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The Consumer Price Index rose 2.2 percent on a year-over-year basis in May, matching the increase in April, according to new data from Statistics Canada.
All eight major components increased year-over-year in May, although five of the eight major components grew at a slower rate. The transportation index rose 5.6 percent in May, following a 4.7 percent increase in April.
Energy prices rose 11.6 percent year-over-year in May, following a 6.3 percent increase in April. The growth was led by the gasoline index, which rose 22.9 percent in the 12 months to May. The electricity index (-0.8 percent) posted a smaller decline on a year-over-year basis in May than in the previous month. Prices for fuel oil and other fuels were up 22.2 percent in the 12-month period ending in May, the researcher said.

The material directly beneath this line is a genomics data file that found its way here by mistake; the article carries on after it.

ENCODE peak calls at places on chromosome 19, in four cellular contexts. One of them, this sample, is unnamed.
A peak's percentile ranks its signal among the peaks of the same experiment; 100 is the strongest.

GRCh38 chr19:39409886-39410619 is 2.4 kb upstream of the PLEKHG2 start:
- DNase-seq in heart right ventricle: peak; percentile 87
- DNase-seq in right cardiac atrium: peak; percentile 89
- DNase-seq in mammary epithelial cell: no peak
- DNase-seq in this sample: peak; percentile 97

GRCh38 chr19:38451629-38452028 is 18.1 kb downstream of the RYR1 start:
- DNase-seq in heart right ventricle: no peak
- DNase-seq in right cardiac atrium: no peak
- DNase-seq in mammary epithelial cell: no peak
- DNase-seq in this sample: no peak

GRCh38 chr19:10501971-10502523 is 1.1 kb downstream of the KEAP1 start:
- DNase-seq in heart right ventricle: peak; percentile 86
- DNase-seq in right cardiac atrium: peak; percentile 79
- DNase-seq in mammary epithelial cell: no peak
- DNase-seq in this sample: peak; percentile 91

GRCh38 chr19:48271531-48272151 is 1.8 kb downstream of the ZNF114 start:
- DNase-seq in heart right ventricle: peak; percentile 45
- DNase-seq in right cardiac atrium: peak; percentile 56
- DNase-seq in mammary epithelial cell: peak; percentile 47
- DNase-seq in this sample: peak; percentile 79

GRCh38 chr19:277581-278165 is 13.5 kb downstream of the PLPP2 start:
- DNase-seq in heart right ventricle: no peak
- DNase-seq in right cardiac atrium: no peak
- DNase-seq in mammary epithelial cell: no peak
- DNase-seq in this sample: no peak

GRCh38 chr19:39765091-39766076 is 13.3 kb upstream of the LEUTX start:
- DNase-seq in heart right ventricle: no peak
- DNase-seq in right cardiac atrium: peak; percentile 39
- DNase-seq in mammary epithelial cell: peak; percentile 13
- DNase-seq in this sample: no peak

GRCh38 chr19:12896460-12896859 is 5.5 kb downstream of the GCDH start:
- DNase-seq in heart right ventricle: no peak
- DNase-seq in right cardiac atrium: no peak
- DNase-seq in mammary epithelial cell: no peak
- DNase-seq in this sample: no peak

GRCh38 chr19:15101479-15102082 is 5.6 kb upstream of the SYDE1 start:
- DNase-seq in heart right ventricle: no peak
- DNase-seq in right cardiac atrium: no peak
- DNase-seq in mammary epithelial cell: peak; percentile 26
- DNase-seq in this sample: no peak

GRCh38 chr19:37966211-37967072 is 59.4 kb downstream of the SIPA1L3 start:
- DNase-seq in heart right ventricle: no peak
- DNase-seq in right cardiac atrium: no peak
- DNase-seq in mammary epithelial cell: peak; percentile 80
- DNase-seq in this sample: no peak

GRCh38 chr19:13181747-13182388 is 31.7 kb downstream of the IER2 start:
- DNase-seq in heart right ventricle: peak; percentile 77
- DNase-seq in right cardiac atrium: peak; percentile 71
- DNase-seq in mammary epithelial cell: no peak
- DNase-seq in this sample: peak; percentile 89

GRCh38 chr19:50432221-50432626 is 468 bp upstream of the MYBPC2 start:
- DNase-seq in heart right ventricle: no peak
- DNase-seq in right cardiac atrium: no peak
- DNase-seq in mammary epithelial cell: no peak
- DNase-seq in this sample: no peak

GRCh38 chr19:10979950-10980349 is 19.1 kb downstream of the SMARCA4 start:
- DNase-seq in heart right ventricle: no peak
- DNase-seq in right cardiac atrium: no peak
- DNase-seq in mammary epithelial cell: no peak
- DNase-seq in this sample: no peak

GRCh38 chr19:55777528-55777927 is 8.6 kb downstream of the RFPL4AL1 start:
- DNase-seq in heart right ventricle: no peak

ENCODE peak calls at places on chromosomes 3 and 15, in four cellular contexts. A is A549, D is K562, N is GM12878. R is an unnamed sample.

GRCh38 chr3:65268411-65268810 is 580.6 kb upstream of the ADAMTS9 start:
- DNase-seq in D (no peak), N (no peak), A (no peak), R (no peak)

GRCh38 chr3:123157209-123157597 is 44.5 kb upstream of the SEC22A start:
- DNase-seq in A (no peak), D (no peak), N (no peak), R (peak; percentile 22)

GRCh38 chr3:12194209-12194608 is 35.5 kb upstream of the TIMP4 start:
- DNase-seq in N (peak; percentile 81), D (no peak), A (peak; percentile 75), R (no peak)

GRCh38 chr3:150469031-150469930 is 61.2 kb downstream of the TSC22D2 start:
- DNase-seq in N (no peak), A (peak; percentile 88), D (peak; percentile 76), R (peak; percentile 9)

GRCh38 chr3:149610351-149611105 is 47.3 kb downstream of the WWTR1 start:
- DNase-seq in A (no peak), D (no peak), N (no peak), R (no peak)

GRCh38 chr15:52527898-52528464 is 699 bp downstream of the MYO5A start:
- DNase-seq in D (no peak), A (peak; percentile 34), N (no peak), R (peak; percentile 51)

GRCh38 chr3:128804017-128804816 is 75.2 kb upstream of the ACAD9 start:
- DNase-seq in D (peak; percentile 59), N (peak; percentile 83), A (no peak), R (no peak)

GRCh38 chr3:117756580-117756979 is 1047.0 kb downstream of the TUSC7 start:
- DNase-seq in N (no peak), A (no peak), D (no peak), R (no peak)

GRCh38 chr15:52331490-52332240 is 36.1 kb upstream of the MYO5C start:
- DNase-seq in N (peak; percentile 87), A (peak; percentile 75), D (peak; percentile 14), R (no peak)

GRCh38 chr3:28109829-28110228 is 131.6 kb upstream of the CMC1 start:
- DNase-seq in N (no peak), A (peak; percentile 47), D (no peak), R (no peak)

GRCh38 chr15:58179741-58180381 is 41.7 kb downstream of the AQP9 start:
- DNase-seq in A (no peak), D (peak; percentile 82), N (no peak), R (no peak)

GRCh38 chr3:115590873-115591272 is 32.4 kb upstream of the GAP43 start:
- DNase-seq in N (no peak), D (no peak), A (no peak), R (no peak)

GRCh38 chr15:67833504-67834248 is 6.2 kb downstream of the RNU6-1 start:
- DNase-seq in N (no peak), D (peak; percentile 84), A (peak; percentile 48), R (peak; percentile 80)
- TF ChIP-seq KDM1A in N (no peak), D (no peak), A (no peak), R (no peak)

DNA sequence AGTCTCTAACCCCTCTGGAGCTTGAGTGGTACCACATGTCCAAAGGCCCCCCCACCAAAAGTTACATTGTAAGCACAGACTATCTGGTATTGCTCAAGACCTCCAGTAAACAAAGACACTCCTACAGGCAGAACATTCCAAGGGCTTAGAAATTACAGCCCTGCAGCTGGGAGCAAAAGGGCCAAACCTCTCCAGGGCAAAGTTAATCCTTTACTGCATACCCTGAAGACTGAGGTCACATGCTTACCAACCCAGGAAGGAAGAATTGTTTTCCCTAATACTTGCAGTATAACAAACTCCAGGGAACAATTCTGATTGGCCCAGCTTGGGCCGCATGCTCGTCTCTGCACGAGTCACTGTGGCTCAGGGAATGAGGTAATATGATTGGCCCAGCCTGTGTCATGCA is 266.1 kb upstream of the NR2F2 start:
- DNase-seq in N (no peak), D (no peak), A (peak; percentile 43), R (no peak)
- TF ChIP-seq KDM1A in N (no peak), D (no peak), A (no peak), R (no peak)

The all-items excluding energy index increased 1.6 percent on a year-over-year basis in May after a 1.9 percent increase in April. The principal factor offsetting the increase in May was a decline in the telephone services index, which fell 7.1 percent year-over-year, following a 0.9 percent decrease in April. The traveller accommodation index declined 4.2 percent in the 12 months to May.
Regionally, prices rose more on a year-over-year basis in five provinces in May compared with the previous month.
On a seasonally adjusted basis, the CPI increased 0.1 percent in May, matching the increases in April and March. The recreation, education and reading index (+1.7 percent) registered the largest gain, while the household operations, furnishings and equipment index (-1.0 percent) declined the most.